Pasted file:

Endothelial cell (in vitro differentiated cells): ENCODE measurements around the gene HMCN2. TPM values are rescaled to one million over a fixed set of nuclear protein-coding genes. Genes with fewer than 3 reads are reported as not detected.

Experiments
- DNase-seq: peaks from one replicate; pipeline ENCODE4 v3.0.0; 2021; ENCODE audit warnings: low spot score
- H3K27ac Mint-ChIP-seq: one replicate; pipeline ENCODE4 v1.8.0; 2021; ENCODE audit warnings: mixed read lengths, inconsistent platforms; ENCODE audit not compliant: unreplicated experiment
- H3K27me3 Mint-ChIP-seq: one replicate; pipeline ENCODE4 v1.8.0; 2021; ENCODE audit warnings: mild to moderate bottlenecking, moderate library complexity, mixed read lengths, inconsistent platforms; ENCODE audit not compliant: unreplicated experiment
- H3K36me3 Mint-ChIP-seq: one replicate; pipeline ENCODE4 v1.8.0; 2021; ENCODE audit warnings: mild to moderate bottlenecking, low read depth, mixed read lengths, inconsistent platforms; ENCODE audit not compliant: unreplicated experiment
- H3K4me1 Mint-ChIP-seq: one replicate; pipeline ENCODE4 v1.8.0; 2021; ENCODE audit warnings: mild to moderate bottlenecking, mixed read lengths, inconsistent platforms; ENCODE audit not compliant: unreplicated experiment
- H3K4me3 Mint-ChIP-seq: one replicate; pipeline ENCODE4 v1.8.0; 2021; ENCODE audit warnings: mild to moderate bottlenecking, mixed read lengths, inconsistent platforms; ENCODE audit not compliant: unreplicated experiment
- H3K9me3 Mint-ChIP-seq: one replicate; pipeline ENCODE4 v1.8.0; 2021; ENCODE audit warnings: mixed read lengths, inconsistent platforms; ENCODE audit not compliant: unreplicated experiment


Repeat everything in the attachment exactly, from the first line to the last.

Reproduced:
Endothelial cell (in vitro differentiated cells): ENCODE measurements around the gene HMCN2. TPM values are rescaled to one million over a fixed set of nuclear protein-coding genes. Genes with fewer than 3 reads are reported as not detected.

Experiments
- DNase-seq: peaks from one replicate; pipeline ENCODE4 v3.0.0; 2021; ENCODE audit warnings: low spot score
- H3K27ac Mint-ChIP-seq: one replicate; pipeline ENCODE4 v1.8.0; 2021; ENCODE audit warnings: mixed read lengths, inconsistent platforms; ENCODE audit not compliant: unreplicated experiment
- H3K27me3 Mint-ChIP-seq: one replicate; pipeline ENCODE4 v1.8.0; 2021; ENCODE audit warnings: mild to moderate bottlenecking, moderate library complexity, mixed read lengths, inconsistent platforms; ENCODE audit not compliant: unreplicated experiment
- H3K36me3 Mint-ChIP-seq: one replicate; pipeline ENCODE4 v1.8.0; 2021; ENCODE audit warnings: mild to moderate bottlenecking, low read depth, mixed read lengths, inconsistent platforms; ENCODE audit not compliant: unreplicated experiment
- H3K4me1 Mint-ChIP-seq: one replicate; pipeline ENCODE4 v1.8.0; 2021; ENCODE audit warnings: mild to moderate bottlenecking, mixed read lengths, inconsistent platforms; ENCODE audit not compliant: unreplicated experiment
- H3K4me3 Mint-ChIP-seq: one replicate; pipeline ENCODE4 v1.8.0; 2021; ENCODE audit warnings: mild to moderate bottlenecking, mixed read lengths, inconsistent platforms; ENCODE audit not compliant: unreplicated experiment
- H3K9me3 Mint-ChIP-seq: one replicate; pipeline ENCODE4 v1.8.0; 2021; ENCODE audit warnings: mixed read lengths, inconsistent platforms; ENCODE audit not compliant: unreplicated experiment